Wonderful article. I saw that story and it broke my heart. Nervous breakdowns are real. I nearly had one a few years ago because I was dealing with a stalker situation due to a breakup. While I was not a mother coping with raising children alone, I understand stress and what it does to a person well. I wasn’t eating, I was drinking too much, living on diet pills and way out of control. Thank God there were help lines and counselors. People are afraid to talk when they are sad or in trouble. They think it makes them look weak. Really you are only as sick as your secrets. In reality, there is nothing wrong with asking for help. Had this woman asked for help she and her children may have been alive today. As a society we need to tell people it is okay to ask for help. It doesnt make you look weak. It may actually save your own life.

  3. Cassie

    April 14, 2011 at 12:19 pm

    Rene, after my son was born five years ago and even up until just two years ago, I found myself in a dark place. I just didn’t know what exactly was wrong with me. Like you I suffered with mental and physical pain. I found myself running to the doctor several times a week thinking something was wrong with me physically. Finally, my doctor told me that I seemed to be suffering from anxiety and under a great deal a stress. Slowly, I began to put my life back in order. But the first thing I had to tell myself is that I can’t do it all. Although my husband and family told me repeatedly but I felt like a failure if I asked for help from anyone. I thought I should be able to have a career, be a mother, wife and be the go to person with my family.

    I’ll be the first to admit even after learning to say no, I still struggle with the same issue LaShaunda had and that is knowing that its ok to be away from my child. I would not go to the gym and workout or anything else because it took me away from my son. I’m better now, but I still have to tell myself that I spa day is ok, girls happy hour or just time sitting quietly at home. As women we live under so much pressure. My heart really goes out to the family left putting the pieces together of that tragic end and the child left behind wondering why. It’s time to ask for help and become selfish with our own well-being.

  4. Rene Syler

    April 14, 2011 at 12:21 pm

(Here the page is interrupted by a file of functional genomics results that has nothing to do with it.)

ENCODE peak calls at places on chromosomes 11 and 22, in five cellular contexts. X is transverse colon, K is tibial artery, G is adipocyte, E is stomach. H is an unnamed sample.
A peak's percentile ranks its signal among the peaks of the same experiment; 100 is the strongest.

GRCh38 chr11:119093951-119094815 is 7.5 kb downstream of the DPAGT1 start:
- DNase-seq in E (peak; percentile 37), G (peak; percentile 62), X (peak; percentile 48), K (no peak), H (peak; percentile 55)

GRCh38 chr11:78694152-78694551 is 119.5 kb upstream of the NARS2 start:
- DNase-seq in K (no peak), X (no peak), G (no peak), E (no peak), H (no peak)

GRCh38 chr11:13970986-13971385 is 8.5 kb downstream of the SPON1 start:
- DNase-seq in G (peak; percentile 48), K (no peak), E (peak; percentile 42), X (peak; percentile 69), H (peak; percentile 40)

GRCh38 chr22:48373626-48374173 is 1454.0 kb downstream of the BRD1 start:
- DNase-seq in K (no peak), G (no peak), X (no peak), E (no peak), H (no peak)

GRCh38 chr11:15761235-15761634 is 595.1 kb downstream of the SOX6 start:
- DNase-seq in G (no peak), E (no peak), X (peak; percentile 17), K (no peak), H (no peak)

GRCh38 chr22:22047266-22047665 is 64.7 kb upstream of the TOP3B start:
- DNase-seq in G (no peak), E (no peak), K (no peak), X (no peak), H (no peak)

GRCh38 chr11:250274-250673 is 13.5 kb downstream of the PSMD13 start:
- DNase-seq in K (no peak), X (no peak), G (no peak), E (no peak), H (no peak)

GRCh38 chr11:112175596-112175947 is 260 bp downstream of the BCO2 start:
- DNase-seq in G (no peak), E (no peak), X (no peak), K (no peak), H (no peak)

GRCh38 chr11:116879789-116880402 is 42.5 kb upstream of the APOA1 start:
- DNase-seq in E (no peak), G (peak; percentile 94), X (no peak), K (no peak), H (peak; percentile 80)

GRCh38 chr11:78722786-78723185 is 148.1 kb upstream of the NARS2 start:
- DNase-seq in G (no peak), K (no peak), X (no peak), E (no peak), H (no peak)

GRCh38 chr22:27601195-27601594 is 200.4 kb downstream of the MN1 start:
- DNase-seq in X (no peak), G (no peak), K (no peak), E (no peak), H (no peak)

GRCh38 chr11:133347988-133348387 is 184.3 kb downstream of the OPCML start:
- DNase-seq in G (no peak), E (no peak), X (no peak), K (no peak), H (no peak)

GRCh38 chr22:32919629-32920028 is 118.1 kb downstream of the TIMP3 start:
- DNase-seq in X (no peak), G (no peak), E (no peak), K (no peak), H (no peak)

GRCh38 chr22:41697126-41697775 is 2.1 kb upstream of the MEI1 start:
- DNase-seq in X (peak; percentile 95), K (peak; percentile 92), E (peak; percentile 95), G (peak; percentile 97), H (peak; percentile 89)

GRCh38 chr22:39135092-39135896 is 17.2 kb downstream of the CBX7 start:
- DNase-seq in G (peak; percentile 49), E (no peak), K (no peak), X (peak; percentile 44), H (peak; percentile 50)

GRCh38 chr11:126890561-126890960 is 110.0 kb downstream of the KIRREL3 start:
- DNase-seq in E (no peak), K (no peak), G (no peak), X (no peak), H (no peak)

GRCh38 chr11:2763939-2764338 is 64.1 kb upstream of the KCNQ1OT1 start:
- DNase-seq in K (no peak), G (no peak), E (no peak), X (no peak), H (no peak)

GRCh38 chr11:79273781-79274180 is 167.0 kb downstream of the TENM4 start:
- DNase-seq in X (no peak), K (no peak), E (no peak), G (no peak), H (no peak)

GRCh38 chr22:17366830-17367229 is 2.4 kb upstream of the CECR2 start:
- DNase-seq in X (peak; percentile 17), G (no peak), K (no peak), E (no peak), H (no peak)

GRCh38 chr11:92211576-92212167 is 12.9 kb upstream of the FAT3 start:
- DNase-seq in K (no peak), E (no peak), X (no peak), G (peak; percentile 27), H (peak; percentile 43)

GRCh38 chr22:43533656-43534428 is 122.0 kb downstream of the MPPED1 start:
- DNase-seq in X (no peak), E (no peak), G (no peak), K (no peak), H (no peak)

@April: thank you for sharing this. Your line,” People are afraid to talk when they are sad or in trouble.” is so true. I knew my husband was tired of me, hell I was tired of myself. But I wasn’t sure where to go or who to turn to. When the doctor walked in I just couldn’t keep the facade up any longer and that’s when I let go. But it makes what makes me sad about LaShanda’s situation is that there were people in her life who, after the fact, said they noticed signs. Why they didn’t take more aggressive action is something they will wonder until they die. Sad

  5. Colleen

    April 14, 2011 at 12:22 pm

    This was wonderful to read. It is very true that one MUST take care of themselves in order to be a good mother, wife and person. It is wrong to always put yourself first but it is damaging to always put yourself last. The only criticism I have is telling the kids “I need to be away from you.” As a child therapist I can say that many kids would interpret that as meaning that they have done something wrong, that they cause mom too much stress. I would suggest saying, Sometimes moms go on vacations to be with their friends just like you like having sleepovers with your friends or Mom and Dad need special time for just the two of us, it is important. It depends on the age of the kid but I think you know what I mean.

  6. Rene Syler

    April 14, 2011 at 12:29 pm

    @Colleen: thanks.. Of course I was being blunt. But the fact is it needs to be conveyed to them, however you choose to do it without damaging their self esteem, that in order for you to be a better mother, you need time to recharge. I use a lot of humor so when I deliver that line they know what I mean. Along the same lines, I am quick to tell them I need to be with them. Thanks for the input!

  7. Rene Syler

    April 14, 2011 at 12:33 pm

    @Cassie: I so relate to how you are feel! If it makes it any easier, think about how much more effective a parent you will be when you are rested and recharged. That way you can give your child your absolute all. Your child will sense when you are physically present but mentally checked out. You know the other thing that helped me a lot? I realized that my kids needed time away from me too! And that they are going to learn from all the adults in their life. Good luck and thanks for sharing this!

  8. Alison

    April 14, 2011 at 2:18 pm

    Wonderful Article. I live in Newburgh, NY and although I didn’t know the mother and the kids, this just broke my heart. I’ve been crying on and off since I heard about it. I’m not angry at her like some are. Just incredibly sad that she didn’t reach out before it got to this point.

  9. Irene

    April 14, 2011 at 3:42 pm